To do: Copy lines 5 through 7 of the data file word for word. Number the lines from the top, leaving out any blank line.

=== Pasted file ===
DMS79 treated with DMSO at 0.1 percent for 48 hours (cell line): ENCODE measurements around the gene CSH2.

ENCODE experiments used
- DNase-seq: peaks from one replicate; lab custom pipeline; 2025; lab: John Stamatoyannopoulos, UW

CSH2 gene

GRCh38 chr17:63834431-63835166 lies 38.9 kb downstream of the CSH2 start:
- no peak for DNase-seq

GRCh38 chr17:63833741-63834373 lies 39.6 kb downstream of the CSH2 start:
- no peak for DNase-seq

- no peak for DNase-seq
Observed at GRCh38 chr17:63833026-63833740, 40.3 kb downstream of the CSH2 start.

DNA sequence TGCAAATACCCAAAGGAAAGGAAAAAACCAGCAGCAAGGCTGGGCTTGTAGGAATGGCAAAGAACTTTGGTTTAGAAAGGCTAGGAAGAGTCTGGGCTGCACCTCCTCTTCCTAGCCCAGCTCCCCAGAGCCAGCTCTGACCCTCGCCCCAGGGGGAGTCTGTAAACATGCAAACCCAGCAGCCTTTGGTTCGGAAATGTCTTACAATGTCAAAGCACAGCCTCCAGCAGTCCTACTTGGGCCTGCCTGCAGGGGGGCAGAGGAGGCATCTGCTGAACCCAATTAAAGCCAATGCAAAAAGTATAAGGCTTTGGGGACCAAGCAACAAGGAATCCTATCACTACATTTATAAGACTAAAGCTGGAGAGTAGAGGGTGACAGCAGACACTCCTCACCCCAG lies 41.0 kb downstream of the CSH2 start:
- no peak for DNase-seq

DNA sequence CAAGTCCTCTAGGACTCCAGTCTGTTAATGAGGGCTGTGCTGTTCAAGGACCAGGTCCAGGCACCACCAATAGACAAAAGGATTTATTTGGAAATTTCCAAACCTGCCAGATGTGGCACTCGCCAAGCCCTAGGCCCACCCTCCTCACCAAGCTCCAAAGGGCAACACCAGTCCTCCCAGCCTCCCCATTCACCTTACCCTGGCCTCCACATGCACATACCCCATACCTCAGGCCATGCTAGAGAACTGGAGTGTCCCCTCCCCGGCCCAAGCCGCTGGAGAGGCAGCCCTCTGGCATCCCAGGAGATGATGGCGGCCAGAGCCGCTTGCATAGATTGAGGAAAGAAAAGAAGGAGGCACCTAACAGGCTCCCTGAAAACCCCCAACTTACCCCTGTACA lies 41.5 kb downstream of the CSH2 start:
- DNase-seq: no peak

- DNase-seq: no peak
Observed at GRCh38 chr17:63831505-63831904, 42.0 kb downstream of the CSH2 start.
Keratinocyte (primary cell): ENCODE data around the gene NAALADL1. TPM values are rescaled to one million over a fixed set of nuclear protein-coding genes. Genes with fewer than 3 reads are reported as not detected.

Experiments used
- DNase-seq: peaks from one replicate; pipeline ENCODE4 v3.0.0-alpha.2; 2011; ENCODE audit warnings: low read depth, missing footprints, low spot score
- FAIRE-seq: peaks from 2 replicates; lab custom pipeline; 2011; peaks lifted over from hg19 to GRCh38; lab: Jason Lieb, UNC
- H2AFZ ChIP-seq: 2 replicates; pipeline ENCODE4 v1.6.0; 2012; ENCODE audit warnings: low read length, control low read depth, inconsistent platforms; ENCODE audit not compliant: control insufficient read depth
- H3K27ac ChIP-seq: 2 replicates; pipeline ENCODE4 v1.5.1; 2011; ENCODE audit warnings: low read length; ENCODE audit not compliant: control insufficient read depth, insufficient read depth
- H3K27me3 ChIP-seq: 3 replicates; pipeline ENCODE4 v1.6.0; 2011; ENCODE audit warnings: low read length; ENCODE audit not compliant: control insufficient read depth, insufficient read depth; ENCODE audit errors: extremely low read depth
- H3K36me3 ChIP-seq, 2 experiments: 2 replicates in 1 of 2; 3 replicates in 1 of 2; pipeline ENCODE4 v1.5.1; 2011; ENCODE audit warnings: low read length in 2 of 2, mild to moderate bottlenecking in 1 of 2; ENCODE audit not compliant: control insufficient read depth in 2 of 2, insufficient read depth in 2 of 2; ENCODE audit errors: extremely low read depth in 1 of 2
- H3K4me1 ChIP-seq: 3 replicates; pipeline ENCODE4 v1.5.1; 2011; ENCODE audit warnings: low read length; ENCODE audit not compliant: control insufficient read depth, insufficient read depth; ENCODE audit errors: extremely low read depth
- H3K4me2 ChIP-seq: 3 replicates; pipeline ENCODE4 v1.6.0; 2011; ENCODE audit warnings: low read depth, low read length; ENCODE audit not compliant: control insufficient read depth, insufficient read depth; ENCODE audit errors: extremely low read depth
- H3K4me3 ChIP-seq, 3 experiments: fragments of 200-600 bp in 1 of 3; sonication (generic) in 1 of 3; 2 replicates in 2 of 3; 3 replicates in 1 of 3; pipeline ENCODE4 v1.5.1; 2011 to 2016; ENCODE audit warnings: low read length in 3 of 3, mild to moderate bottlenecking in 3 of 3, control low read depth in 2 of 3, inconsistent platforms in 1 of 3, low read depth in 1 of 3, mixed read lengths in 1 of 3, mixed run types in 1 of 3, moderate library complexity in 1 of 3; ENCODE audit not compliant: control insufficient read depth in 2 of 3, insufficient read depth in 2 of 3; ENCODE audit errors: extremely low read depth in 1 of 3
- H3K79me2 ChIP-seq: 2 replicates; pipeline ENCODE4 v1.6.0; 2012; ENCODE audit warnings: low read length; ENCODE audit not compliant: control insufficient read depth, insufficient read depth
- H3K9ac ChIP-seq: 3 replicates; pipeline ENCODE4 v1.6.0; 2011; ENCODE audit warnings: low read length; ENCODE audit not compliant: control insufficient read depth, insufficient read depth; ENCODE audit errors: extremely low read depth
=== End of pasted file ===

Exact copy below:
GRCh38 chr17:63834431-63835166 lies 38.9 kb downstream of the CSH2 start:
- no peak for DNase-seq

GRCh38 chr17:63833741-63834373 lies 39.6 kb downstream of the CSH2 start: